Dr. Quinn – The People’s Doctor

“I caused my husband to not want me anymore.”

As a family practice physician, I fulfill many roles for my patients. Perceived traditional medicine includes coughs, colds, and chronic illnesses including hypertension and diabetes. My reality of practicing family medicine in my home state of Mississippi with a majority African American patient roster includes treating many conditions and problems outside the normal routine idea of what a family physician experiences. I happily welcome the opportunity to step outside the normal protocols of family medicine because my thirteen years of practicing medicine have taught me that treating the entire person results in better care and a higher quality of life for my patients.

As previously stated, most of my patients are African American, a research proven population that is less likely to visit a therapist or psychiatrist. We African Americans are in many cases more comfortable talking with our primary care physician or pastor about psychosocial issues than a therapist for many re-search studied reasons.

Miss Jones forced me to put on my therapist hat this past spring. During a visit as I informed her that her blood pressure and diabetes had become uncontrolled, and started making suggestions for changes in her medication and lifestyle, she started to cry. She told me of how her marriage was failing and why she blamed herself. With tears in her eyes, she expressed how she wished she could have been more aware of how she changed. Miss Jones looked me directly into the eyes, and said, “I caused my husband to not want me anymore.”

I asked my patient to elaborate, and Miss Jones started out by describing how wonderful things were in the beginning. She told of how romantic things were while dating in college eight years ago. She described it as a storybook classical love story between two young adults resulting in marriage and one child. She then told of how she ended up in law school, and he ended up in pharmaceutical sales. While in law school with a very demanding schedule, Miss Jones noted that she made sure that she prepared breakfast and dinner for her husband daily. She continued this tradition even while pregnant and as a new mother with a demanding infant. In addition to meals, she took pride in maintaining a supportive wife mentality, always encouraging her husband, constantly elevating him.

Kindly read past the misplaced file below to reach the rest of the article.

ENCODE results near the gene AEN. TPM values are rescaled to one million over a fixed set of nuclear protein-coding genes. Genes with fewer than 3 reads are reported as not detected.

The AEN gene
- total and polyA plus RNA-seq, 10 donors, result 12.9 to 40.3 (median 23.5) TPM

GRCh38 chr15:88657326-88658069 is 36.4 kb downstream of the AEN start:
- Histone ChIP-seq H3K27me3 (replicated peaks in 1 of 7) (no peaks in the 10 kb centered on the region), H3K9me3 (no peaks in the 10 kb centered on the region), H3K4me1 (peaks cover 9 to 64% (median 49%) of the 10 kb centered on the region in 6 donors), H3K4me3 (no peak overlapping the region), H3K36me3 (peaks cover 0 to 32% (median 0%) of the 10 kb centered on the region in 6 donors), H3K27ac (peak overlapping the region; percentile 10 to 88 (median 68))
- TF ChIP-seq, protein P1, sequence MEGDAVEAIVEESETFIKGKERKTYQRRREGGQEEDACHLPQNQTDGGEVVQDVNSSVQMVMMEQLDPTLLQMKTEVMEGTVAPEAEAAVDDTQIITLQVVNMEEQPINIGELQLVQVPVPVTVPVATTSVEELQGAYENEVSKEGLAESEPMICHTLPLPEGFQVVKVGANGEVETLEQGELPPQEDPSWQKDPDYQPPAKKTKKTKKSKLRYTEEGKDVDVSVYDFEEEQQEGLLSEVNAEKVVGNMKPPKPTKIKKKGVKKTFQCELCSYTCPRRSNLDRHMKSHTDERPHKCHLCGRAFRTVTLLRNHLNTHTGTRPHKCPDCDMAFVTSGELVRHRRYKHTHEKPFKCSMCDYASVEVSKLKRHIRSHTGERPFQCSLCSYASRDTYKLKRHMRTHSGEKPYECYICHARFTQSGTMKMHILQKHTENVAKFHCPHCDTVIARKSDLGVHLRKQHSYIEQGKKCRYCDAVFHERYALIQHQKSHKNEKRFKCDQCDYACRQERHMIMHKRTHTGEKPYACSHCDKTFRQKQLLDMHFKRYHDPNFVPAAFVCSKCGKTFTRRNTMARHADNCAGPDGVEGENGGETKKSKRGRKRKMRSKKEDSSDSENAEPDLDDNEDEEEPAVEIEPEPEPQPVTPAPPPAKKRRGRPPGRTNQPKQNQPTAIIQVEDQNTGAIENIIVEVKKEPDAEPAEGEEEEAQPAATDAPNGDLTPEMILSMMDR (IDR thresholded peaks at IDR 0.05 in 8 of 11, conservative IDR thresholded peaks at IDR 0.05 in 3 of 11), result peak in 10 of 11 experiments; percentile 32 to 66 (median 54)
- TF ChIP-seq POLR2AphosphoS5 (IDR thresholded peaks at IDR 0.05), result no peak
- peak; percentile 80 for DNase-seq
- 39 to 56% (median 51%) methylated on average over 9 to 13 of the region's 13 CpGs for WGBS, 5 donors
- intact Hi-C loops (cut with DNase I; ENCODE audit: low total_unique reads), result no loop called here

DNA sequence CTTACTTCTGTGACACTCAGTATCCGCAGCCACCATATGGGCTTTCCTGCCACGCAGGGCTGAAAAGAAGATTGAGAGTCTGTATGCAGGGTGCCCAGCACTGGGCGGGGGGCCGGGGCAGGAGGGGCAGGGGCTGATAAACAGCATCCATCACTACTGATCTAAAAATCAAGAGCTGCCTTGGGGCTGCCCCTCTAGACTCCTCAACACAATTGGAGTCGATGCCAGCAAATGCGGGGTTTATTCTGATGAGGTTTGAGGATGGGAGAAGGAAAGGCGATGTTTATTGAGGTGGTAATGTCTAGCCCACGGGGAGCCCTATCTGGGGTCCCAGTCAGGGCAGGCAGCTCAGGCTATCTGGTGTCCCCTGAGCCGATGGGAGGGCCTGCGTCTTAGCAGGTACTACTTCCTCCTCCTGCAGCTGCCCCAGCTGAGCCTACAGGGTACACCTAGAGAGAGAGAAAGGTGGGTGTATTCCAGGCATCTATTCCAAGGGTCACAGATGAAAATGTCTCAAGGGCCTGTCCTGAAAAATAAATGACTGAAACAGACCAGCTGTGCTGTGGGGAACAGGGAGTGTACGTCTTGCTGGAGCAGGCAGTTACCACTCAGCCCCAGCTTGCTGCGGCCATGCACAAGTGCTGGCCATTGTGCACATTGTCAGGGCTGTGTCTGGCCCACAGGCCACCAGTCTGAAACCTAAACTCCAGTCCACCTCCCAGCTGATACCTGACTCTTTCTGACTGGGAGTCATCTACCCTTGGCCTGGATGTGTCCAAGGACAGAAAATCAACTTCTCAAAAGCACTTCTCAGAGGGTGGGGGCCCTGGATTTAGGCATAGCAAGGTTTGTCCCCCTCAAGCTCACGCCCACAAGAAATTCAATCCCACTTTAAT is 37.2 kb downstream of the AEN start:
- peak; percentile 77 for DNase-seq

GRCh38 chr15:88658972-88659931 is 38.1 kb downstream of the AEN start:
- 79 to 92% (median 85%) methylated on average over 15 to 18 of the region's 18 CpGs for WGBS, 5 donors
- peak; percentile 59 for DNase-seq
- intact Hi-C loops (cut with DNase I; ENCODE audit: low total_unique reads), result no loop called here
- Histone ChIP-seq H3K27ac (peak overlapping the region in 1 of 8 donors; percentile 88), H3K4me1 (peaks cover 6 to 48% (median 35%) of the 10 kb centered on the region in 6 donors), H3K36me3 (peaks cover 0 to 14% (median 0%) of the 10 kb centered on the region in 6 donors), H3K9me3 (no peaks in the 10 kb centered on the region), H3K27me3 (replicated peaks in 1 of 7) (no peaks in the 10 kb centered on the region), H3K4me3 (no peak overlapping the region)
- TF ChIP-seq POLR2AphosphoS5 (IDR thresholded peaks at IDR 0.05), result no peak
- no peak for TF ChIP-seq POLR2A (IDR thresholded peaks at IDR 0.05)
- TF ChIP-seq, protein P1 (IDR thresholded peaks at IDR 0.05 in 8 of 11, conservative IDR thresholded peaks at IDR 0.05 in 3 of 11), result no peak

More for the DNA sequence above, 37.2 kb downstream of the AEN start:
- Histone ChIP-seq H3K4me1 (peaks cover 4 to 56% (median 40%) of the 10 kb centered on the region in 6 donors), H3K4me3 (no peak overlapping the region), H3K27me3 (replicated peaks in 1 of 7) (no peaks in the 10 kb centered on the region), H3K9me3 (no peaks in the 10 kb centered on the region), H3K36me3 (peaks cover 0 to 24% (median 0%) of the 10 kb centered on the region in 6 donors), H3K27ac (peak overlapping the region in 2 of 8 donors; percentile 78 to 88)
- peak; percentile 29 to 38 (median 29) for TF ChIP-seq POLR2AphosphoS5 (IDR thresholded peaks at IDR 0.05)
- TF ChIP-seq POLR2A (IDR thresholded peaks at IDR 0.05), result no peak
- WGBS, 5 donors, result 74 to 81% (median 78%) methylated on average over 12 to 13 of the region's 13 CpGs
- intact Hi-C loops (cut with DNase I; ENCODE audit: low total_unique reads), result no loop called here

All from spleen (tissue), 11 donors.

Miss Jones shared that the dynamics of the relationship changed approximately four years ago. The two main precipitating events that she felt were the greatest influence was her graduating from law school at the top of her class receiving a six-figure job with a top law practice, and her husband losing his job in pharmaceutical sales with many minimal paying jobs since.

She talked of how she would have to work long hours with the law practice, and had to leave her husband early in the morning to report to the law firm. She cringed as she spoke of how she remembered him sleeping at times when he was in between his low paying jobs. She spoke of how the meals, the affection, the support and the encouragement she took pride in reversed due to re-sentment.

Miss Jones told me that she has recently learned of her husband’s one year affair. Miss Jones described the mistress as severely unattractive, uneducated, and not a fraction of the lady she is. After hearing all that, Miss Jones had shared to this point, I advised her to return with her mother (another of my patients) the following week.

I would be very interested in thoughts or comments emailed to the editor about this article, and we hope we have caused conversation and thought to better our readers.

For more on Dr. Quinn’s campaign, visit and like his Facebook page, Dr. Timothy Quinn.